I do not want to go over the criticisms of stamp trading which many of my hon. Friends have put forward. Some of them have far more expert knowledge than I have of this business. I endorse wholeheartedly the views of my hon. Friend the Member for Ogmore, including his opinion that the Bill is the minimum measure which, for practical reasons, can be put forward and, therefore, it should be given a Second Reading. In view of the interest taken in the Bill and outside in the trading stamp campaign, I think that in all fairness we should explain to traders and trading associations concerned, and to the big body of public opinion which is interested, what is likely to happen to the Bill.
Even if it gets a Second Reading today, nothing can happen for a very long time. The Bill has to get through the congestion upstairs. We now have 10 Standing Committees at work. The public should be aware of this. There is a backlog of Bills waiting to come forward to some of those Committees. I hope that the Bill gets a Second Reading and that the Whips can get a Committee to consider it. I hope that the desperately overworked Committee Clerks will not stage a strike before the Committee proceedings begin. I do not think that there is much danger of that, but if they did they would have my sympathy. The Government are putting an intolerable burden on to them and on to hon. Members who are prepared to serve on Standing Committees because of the Government's last-minute death-bed spate of legislation. I shall not pursue that further now, as there will be other opportunities of doing so. We should warn the public that nothing will happen for some time.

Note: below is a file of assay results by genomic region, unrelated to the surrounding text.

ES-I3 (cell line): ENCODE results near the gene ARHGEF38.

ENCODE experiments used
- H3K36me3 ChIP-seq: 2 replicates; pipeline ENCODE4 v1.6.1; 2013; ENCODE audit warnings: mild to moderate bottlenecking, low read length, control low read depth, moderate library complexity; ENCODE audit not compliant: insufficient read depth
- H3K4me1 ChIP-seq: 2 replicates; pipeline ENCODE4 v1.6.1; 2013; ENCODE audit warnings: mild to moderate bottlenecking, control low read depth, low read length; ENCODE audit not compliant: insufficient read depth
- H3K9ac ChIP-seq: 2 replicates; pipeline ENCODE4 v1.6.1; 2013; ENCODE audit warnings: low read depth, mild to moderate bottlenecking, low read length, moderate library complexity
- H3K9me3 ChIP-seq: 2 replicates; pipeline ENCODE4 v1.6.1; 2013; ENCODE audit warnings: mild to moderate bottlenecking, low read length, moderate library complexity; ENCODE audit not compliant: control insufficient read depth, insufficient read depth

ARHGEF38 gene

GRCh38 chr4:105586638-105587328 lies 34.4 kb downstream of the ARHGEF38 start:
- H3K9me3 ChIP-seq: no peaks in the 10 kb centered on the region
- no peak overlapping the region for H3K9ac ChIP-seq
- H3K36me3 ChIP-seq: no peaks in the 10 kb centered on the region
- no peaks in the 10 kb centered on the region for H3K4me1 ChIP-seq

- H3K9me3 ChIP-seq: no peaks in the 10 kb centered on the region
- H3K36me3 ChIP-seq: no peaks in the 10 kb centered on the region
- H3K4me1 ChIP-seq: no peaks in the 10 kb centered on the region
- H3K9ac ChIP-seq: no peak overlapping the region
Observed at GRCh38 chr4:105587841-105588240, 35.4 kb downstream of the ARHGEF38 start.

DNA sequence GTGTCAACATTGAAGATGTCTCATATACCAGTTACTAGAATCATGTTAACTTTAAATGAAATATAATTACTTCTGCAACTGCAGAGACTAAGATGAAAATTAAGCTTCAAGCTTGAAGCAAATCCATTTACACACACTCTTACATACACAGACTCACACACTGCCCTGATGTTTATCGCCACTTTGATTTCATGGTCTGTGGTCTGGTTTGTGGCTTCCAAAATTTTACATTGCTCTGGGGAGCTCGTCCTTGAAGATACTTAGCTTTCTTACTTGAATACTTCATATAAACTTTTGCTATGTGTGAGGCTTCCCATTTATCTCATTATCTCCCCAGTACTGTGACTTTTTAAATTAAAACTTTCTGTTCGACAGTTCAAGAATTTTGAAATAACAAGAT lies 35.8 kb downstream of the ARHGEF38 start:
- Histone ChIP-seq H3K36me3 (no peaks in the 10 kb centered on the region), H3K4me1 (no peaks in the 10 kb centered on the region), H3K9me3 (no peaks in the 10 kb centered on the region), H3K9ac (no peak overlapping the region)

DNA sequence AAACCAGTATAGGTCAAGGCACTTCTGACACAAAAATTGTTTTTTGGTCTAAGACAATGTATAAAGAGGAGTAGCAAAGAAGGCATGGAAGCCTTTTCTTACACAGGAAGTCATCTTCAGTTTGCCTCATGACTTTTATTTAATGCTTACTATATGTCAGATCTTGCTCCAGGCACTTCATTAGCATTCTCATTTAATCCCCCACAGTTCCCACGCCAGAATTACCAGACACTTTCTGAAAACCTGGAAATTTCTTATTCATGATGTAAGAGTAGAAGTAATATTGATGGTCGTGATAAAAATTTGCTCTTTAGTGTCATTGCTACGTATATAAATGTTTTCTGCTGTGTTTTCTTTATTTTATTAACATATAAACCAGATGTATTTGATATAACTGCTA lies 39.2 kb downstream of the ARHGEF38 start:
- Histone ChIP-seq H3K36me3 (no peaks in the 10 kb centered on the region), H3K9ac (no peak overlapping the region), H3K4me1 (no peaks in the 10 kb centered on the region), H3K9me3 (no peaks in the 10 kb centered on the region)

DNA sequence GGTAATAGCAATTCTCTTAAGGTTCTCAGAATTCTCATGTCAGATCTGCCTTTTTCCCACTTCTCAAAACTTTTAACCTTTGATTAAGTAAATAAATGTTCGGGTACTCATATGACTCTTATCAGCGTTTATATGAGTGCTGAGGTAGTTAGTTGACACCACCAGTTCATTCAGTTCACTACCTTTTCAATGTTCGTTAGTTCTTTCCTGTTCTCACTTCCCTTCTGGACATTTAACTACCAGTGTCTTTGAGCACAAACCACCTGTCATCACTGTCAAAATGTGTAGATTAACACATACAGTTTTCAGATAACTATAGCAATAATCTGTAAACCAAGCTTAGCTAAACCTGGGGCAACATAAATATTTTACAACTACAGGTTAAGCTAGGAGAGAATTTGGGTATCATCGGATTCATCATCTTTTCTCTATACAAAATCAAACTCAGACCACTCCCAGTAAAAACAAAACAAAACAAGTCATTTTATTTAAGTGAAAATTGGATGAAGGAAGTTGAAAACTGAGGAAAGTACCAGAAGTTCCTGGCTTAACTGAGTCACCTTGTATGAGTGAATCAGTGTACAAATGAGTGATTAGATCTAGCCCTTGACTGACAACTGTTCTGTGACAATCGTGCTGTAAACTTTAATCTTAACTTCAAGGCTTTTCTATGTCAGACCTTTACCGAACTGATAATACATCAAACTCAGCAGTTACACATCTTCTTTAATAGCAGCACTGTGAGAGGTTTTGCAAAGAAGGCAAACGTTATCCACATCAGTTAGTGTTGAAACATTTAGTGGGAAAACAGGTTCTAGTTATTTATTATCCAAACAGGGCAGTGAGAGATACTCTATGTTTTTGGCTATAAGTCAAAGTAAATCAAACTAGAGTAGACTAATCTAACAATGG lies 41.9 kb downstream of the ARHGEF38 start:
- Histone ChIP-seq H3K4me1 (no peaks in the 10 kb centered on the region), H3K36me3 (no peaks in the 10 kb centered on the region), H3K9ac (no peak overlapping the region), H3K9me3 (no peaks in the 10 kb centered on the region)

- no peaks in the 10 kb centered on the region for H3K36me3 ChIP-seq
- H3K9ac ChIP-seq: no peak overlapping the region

I hope the Government will give help in regard to Clauses 3 and 6 which, in their pesent form, give the Board of Trader power to do certain things. I hope that the Government will help in the rewriting of those Clauses to reduce their area of application, to put it in a non-legal way. I hope that when the area of application has been reduced, those Clauses will not reappear as regulations or, rather, in a form giving the Board of Trade power to introduce regulations. These conditions or rules which the Bill lays down for stamp trading ought to be in the Statute itself, not in regulations. I do not think that I need pursue that further, as I am sure the Parliamentary Secretary will give us an answer on it.
We are getting into an intolerable state of confusion—I hope the right hon. and learned Member for Chelsea will not think try lay language incomplete or misleading when I say that we are getting into a state of confusion—over what I call the law of contract for buyers and sellers, the law of contract for shopkeeping. We started 70 years ago with the Sale of Goods Act. That is still a very useful Measure, beautifully worded and beautifully drafted. It has served us very well indeed, but it is out of date and does not cover many of the trading practices which have grown up over the last 20 or 30 years, including stamp trading and hire-purchase. From time to time we have had to add to this basic legislation piecemeal legislation to deal with trading practices for which rules needed to be laid down.